Wednesday, September 03, 2008

Welcome Home, M. La Mort


For those of you wondering if I’m dead, I’m not. Thanks for your emails. But others are; I know some of them. After the waves of anger and sadness, death still stands near. It breathes in my ear, it casts shadows. Things slow down in its presence.

Damien Gugliermina was among those who died yesterday in the AirServ crash outside Bukavu. He was a genuine spark among the species, alive with every fiber and neuron. He was dedicated in the usual ways that people are in this line of work, his intensity offset by an easy humor and realism about these wars and the impact of our muddling humanitarian institutions.

We first met in 2006 in Kinshasa, then later here in Goma, and again in Bukavu throughout that year. I saw him a couple of weeks ago in Goma, the same ready smile and sparkle in his eye. That was Damien yesterday. Today his body is being recovered from the 10,000 foot escarpment near the Bukavu airport where his plane was headed when it crashed.

Today I’m on a flight with the same aviation company, a non-profit humanitarian air service that flies aid workers and Congolese VIPs around the country’s trouble spots. After yesterday’s tragedy, I didn’t expect to fly today. Late last night I learned my flight to Beni was still on for this morning.

I stood on the tarmac this morning waiting to board our Twin Otter, ignoring the aviation authorities hitting me for a bribe. The pilot strode up and we started chatting about the crash yesterday. "I wouldn't want to speculate about any errors committed by a fellow pilot," he explained. "Surely there are lessons to be learned?" I ventured. It seemed a strange answer to a natural question about possible cause.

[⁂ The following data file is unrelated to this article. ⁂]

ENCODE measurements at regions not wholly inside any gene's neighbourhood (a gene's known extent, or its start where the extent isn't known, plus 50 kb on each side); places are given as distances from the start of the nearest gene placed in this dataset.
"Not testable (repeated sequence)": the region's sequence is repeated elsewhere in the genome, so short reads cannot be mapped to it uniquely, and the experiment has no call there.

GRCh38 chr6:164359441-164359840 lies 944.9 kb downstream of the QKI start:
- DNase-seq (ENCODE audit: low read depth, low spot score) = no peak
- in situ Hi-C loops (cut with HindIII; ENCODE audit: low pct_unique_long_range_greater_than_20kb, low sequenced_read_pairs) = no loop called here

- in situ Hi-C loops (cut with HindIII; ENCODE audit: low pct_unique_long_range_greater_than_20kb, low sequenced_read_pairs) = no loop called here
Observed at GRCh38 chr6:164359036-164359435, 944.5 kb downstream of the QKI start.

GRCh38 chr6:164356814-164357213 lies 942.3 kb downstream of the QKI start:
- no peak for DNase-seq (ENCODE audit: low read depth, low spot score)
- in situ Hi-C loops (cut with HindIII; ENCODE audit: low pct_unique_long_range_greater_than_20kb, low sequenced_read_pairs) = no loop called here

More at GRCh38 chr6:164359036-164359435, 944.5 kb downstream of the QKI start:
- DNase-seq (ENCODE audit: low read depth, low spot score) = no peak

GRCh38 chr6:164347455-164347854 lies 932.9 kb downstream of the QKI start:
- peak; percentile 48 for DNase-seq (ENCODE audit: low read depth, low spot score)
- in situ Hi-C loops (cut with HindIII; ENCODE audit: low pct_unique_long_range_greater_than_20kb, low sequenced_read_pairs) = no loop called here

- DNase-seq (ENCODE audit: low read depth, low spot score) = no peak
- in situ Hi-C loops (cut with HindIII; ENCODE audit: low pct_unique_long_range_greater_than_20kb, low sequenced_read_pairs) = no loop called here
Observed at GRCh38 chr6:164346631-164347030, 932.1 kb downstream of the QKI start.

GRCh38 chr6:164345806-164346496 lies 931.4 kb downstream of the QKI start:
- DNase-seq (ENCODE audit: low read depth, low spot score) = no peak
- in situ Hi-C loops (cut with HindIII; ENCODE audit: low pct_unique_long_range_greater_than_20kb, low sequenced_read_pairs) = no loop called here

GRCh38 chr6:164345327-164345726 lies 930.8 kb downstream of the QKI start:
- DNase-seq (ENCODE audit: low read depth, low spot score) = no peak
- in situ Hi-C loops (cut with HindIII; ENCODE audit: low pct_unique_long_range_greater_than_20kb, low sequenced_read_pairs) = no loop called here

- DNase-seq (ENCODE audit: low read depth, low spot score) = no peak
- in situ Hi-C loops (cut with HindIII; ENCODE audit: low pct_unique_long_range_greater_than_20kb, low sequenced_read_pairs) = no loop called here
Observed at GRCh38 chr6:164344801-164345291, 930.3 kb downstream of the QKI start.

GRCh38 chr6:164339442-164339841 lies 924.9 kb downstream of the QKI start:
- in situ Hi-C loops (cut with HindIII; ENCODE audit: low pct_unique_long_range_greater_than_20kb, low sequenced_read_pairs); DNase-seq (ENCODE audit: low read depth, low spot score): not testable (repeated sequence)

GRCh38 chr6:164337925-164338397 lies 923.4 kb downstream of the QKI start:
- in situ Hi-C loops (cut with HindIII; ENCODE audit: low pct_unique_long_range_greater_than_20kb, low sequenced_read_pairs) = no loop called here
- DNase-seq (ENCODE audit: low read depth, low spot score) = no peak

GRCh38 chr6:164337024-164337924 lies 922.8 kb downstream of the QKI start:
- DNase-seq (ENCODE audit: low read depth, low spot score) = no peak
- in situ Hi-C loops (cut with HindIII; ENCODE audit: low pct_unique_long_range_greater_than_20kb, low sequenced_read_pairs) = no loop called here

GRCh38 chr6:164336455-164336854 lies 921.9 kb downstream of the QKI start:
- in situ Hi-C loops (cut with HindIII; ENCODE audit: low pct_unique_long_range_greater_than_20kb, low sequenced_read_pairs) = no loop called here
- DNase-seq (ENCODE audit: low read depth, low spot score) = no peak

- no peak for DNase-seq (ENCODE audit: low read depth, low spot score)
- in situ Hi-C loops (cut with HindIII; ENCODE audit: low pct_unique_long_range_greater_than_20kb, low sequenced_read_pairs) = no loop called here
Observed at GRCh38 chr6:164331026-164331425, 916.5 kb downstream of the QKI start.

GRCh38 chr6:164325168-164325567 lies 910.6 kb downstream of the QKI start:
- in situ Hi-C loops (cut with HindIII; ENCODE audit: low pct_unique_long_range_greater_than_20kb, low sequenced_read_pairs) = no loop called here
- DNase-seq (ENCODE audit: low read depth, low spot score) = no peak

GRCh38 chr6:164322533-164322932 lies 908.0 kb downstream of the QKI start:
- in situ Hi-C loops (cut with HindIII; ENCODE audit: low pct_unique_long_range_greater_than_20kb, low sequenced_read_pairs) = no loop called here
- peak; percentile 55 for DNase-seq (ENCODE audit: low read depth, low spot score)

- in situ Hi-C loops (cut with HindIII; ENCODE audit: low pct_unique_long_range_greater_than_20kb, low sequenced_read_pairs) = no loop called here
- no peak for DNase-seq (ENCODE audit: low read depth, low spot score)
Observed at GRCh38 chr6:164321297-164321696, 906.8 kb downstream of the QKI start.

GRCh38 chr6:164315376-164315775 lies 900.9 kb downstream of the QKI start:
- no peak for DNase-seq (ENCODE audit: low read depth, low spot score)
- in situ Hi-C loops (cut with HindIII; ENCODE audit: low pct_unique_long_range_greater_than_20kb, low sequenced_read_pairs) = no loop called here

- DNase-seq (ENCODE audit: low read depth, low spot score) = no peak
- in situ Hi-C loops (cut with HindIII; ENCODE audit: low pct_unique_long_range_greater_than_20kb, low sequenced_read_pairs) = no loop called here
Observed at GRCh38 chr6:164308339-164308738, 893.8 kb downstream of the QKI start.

We stopped in Bunia on our way to Beni, to refuel and drop off passengers. The pilot and I hung around on the tarmac; me remembering my experiences in Ituri over the years during the war, and how calm things seemed now.

We started chatting again. He asked me what I was doing in eastern Congo. I described my work for the peace negotiator, Abbe Malu Malu, and why I would be in Butembo meeting Mai Mai groups and planning community reconstruction projects using ex-combatants. He took his sunglasses off and looked at me. "That must be the greatest job in the world!" For once, I thought, I can accept this compliment--he was right.

We resumed our flight to Beni, a short hop from Bunia. We entered a storm, my mind was on the conditions that led to the crash of yesterday. We bounced around in the plane, we were flying blind, and I was afraid. I never regretted, though, why I was here and what I am doing. I'm sure that Damien never did either.

8 comments:

Jason said...

Well said. Damien was one of my best friends in DRC. I'm shocked and saddened that I'll never see him again.

Anonymous said...

Hey, I don't know you but I was a friend and colleague of Damien's. What you wrote about him is beautiful and strikingly true. I could see him by reading your lines. Thanks.

Safia said...

I'm sorry for your friend!!
Really, my husband I were wondering if you were in that flight. I am glad you are safe and writing again.

Safia

Faiza said...

In Somalia we say “malag intuu kaa maqan yahay qeyrkaa buu ku maqan yahay”

Which means I think “when death is not near you, it is with someone you know or with the same age” it is always near!

Despite the sadness, we should be grateful for those who died while doing a work they love, while helping the poor and the destitute.

Faiza –Michael Brown’s friend

Anonymous said...

I was just looking for the list of people who died...do you have any idea where to find it? I have spent quite a while involved in DRC and the region, vaguely knew Damien...very sad for him and the others.

edward b. rackley, phd said...

yes i have a list of victims but you'll have to write to me directly so i can forward it to you...

Dana said...

I knew Damien from student days. He was already a vibrant person and good friend to us all. Thank you for one more glimpse into his life at a sad time, and thank you for the work you all do.

Anonymous said...

That's terrible to hear about your friends but I think you are doing tremendous work out there.
Keep it up for